In July of last year, an L.A. developer won a suit against Los Angeles, effectively allowing him to proceed with a rental project without adhering to L.A.'s 15 percent affordable requirement. The reasoning: L.A.'s inclusionary housing requirement violated the Costa-Hawkins Rental Housing Act, which according to the court's opinion "allows residential landlords to set the initial rent levels at the commencement of tenancy" — as opposed to the city, say, setting some number of apartments at below-market rate levels. Boom: suddenly about 170 California jurisdictions, including San Francisco, are taking another look at their own such ordinances, which would surely be taken to court if not changed to work with the ruling.
Although it's unclear exactly how the city plans to get around this particularly huge hiccup in affordable rentals, the Chron reports that the Board of Supes will introduce legislation on Tuesday "related to (the) ruling." Meanwhile, a real estate attorney down in L.A. tells the paper that "it's pretty clear that the state law was not intended to end affordable-housing programs." In other words, rather than kill affordable rentals in California outright and forever, the path to light for the longstanding policy seems to be to just add an amendment to Costa-Hawkins that would let through affordable-housing ordinances. If that doesn't happen, we're looking at something of a rental game-changer.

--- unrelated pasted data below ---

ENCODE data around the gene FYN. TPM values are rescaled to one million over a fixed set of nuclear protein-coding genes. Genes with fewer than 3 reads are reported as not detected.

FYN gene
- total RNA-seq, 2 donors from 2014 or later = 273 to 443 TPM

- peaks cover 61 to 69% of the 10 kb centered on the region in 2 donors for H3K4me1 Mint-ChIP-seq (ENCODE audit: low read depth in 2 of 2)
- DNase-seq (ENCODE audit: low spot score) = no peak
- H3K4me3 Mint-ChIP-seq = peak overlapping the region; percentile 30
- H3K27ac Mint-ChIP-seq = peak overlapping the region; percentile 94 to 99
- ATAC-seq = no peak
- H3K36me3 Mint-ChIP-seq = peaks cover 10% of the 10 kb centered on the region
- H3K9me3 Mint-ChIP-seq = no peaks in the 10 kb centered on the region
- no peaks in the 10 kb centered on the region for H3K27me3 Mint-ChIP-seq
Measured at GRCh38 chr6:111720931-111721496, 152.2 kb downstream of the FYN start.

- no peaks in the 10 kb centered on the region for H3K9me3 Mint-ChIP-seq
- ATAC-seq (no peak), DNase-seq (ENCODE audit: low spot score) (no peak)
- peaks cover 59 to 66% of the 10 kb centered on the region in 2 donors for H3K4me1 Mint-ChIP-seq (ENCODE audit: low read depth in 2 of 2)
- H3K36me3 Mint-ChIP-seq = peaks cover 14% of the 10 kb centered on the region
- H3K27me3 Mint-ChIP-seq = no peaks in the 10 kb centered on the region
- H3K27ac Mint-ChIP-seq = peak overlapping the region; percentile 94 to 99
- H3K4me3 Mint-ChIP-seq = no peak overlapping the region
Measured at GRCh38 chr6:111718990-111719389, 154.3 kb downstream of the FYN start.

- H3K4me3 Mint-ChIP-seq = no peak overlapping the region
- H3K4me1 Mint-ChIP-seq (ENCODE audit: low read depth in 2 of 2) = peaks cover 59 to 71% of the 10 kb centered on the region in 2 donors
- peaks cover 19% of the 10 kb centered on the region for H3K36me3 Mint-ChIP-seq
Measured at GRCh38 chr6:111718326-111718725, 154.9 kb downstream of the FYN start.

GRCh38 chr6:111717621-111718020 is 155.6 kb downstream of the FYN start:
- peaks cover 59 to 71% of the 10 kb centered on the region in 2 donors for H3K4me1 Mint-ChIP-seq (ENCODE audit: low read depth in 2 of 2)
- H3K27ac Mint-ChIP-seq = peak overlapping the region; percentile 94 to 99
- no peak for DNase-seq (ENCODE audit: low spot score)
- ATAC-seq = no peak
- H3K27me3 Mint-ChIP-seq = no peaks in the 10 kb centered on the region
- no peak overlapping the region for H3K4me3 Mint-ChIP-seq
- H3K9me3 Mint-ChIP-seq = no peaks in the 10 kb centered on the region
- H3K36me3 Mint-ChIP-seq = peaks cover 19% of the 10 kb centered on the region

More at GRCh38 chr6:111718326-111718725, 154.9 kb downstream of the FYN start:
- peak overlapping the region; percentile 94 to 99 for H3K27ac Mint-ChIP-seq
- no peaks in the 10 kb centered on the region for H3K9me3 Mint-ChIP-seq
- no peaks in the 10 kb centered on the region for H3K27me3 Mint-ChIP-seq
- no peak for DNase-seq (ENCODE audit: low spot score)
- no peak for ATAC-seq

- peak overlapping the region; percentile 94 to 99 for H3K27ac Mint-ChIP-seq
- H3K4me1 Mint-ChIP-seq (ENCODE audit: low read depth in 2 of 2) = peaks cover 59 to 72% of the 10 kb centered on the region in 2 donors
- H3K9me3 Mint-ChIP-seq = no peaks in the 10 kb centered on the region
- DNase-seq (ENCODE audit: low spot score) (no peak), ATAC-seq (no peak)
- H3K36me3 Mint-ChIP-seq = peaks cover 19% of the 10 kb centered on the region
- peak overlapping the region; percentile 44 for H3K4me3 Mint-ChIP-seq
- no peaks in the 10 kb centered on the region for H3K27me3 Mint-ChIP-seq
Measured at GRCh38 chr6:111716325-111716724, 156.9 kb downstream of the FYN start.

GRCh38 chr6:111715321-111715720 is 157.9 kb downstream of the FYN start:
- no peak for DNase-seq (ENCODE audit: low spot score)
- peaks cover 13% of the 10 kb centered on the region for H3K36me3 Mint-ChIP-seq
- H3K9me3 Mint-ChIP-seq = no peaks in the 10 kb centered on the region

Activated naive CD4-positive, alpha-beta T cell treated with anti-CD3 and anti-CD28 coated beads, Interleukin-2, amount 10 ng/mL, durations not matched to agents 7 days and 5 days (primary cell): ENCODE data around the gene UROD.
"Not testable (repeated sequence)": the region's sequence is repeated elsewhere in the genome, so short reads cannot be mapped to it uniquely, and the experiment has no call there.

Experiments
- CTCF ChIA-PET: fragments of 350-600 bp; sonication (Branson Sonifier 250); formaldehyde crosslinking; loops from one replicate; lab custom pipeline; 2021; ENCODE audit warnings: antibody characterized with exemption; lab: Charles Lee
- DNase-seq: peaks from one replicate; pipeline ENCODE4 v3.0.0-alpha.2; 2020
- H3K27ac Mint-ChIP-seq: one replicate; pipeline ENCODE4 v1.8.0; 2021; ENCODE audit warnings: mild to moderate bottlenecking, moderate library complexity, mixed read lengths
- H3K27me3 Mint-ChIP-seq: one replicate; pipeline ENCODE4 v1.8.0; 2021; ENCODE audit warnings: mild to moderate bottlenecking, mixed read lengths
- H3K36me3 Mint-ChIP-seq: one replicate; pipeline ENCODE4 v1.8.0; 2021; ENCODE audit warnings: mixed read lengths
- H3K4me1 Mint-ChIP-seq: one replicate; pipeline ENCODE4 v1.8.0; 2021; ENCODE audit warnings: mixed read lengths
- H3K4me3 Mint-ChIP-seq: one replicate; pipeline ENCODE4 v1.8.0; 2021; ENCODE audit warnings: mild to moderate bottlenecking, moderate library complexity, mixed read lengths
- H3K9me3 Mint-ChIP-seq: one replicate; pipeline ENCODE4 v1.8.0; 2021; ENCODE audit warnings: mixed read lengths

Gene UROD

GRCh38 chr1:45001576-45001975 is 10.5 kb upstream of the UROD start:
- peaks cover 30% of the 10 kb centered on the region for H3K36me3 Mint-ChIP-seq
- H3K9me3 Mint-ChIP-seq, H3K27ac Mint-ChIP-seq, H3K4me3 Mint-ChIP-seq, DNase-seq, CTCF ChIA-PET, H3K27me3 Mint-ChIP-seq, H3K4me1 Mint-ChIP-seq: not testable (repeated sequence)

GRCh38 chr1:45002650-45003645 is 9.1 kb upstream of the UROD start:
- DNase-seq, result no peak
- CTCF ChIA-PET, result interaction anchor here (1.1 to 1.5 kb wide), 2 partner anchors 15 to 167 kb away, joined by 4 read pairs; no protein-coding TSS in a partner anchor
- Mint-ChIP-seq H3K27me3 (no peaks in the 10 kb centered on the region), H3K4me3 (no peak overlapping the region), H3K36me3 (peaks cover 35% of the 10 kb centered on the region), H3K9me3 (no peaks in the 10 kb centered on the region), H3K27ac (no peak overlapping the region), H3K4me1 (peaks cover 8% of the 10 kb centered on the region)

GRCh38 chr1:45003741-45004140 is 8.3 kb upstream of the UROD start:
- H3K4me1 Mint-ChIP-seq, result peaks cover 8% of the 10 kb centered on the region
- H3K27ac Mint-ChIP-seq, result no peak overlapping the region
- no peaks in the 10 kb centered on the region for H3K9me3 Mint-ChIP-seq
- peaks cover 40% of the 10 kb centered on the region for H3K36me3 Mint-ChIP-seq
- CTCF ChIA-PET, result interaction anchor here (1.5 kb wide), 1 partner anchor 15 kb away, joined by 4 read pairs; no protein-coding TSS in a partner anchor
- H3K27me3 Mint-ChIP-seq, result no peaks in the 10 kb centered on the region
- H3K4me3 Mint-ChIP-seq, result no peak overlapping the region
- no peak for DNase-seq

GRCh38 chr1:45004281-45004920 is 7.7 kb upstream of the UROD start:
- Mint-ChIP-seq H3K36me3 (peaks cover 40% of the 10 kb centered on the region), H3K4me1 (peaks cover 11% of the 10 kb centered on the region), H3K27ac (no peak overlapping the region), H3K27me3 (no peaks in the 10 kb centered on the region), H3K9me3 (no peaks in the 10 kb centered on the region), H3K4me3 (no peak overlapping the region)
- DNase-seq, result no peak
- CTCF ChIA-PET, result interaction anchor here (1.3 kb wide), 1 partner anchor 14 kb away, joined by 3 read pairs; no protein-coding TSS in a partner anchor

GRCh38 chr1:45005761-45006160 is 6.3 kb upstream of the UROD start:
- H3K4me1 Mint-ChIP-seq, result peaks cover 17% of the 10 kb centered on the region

· Affordable housing ruling a setback to cities [SFGate]
· No Affordable Housing at Downtown's Piero II [Curbd LA]